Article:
Dracul Vald The Impaler
But when Jonathan reaches Transylvania and see their culture it is odd to him not knowing that they believe in magic and things of fantasy so Jonathan dismisses the culture instead of trying to open his mind to them he when to Transylvania with and idea that they were crazy This to me was where the film really wanted the audience to think.
Bram’s stockers Dracula shows the world a blood thirsty vampire who was suppose to be a member of high society. but also should the world the role of a powerful sexually liberated women a complete shock to society at the time she did not want to be a common Victorian era wife that wanted to strength her husbands position but instead she wanted power for herself as she played with the feeling of the three suitors that want to weed her she selected the best one of them that would benefit here the most but she also get closer to Dracula who ends up biting here one night and she becomes ill one of her stutters author decides to call for help. So he calls Van Helsen they eventuality start to give here blood in the hopes of saving her, but she ends up dying in the end. Or so they believed Van …show more content…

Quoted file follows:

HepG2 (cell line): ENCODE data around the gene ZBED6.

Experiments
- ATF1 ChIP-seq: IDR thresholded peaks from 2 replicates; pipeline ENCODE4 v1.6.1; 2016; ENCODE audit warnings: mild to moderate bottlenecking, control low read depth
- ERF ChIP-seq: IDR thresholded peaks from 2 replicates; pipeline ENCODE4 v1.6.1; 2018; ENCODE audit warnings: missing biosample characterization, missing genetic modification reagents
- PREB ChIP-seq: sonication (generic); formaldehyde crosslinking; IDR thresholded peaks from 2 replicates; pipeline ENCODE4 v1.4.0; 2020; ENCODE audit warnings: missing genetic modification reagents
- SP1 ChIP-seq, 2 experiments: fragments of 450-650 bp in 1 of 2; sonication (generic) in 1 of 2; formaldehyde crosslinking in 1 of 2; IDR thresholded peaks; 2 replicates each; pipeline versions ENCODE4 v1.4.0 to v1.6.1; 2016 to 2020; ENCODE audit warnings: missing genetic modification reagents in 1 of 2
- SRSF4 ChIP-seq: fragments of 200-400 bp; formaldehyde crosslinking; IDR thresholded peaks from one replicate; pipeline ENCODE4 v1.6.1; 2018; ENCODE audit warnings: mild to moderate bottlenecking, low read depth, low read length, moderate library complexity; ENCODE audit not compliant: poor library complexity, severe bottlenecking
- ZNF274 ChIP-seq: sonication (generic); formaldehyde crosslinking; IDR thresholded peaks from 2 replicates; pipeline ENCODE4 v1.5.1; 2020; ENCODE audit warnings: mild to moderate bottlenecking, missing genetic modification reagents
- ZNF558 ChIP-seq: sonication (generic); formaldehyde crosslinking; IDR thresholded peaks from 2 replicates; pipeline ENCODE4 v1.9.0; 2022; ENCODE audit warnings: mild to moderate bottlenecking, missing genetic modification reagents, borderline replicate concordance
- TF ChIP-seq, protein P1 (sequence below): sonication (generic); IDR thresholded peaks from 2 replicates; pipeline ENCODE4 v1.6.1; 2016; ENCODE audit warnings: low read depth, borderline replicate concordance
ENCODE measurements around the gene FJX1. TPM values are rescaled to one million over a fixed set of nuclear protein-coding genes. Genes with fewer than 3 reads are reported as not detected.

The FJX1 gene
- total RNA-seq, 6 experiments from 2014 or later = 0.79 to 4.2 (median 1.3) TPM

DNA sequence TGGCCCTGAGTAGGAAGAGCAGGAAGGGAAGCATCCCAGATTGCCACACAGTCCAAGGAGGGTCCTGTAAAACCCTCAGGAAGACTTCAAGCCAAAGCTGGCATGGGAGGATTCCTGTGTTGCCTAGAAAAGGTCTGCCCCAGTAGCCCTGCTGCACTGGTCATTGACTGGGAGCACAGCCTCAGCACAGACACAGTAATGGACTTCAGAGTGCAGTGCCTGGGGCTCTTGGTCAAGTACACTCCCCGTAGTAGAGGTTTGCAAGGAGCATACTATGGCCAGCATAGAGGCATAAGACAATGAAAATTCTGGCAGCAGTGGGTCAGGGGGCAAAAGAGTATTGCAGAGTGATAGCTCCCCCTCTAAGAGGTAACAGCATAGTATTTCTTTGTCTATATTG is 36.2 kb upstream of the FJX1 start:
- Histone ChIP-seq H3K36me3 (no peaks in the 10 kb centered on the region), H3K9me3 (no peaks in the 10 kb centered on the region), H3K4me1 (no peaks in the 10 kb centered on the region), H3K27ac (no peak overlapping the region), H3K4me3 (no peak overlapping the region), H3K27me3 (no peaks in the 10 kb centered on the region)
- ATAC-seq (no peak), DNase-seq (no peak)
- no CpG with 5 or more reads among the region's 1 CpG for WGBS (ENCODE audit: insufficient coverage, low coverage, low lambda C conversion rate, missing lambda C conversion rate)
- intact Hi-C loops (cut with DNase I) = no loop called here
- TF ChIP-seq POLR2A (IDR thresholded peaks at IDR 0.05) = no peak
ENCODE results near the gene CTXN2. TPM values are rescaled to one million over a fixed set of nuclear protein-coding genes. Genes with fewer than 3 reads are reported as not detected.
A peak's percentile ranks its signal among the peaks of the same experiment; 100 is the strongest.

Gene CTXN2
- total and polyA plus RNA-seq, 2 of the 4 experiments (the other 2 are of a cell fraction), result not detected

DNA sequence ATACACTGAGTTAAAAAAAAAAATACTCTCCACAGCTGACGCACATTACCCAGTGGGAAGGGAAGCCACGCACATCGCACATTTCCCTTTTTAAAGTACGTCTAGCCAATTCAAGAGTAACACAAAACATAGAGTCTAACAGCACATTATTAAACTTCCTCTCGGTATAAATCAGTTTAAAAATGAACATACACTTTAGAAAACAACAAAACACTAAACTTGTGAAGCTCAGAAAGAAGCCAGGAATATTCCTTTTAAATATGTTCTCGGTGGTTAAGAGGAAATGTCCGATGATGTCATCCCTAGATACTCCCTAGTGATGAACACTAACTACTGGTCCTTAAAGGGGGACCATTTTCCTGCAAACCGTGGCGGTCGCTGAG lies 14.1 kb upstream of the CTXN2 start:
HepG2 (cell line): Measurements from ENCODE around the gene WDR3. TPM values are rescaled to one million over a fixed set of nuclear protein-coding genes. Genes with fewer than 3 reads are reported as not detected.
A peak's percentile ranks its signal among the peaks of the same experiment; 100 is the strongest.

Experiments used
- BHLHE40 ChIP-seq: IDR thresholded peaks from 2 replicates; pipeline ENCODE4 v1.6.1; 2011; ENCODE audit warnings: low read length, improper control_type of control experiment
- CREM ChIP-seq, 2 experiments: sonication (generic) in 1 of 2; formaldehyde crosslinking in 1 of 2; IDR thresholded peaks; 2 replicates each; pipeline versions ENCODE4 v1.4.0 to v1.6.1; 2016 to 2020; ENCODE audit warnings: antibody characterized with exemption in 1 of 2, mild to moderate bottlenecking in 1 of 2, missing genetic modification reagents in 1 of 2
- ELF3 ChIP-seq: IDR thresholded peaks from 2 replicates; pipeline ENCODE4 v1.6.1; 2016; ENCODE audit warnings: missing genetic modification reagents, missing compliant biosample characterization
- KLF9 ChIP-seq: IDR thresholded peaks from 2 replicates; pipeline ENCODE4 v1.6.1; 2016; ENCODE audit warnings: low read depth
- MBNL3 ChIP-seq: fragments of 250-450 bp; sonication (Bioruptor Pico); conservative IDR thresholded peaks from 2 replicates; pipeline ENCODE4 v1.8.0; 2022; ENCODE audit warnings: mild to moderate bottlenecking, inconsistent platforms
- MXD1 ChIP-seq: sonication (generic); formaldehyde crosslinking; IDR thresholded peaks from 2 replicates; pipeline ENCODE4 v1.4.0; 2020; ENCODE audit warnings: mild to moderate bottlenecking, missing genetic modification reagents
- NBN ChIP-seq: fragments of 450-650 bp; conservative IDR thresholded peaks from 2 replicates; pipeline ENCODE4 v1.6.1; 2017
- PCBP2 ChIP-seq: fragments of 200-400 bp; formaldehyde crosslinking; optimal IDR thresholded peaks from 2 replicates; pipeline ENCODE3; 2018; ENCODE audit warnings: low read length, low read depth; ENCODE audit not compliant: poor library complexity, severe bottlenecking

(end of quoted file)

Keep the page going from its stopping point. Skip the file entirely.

One of the more important messages he try’s to tell the audience is essentially ‘don’t judge a book by the cover because no matter how things may appear on the outside, you won 't know until you get to know a person deeper. If we try and apply Dracula to the Victorian era this time period was led by the Nobel class and all one had to do to be considered in essence a Nobel was being titled but one also had to dress the part so and that is how people identified nobility buy the silk they wore. Dracula shows that he would not conform to stereotypes, all though he acted like the rich proper Victorian to where people wanted to be on the inside, he was a killer or some would say a man that had the ambition to continue to gain power until he ruled the world. ‘You do not let your eyes see nor your ears hear, and that which is outside your daily life is not of account to you. Do you not think that there are things which you cannot understand, and yet which are; that some people see things that others cannot?’ (Stoker) in his quote to me it reinforces the lesson of not judging a book by its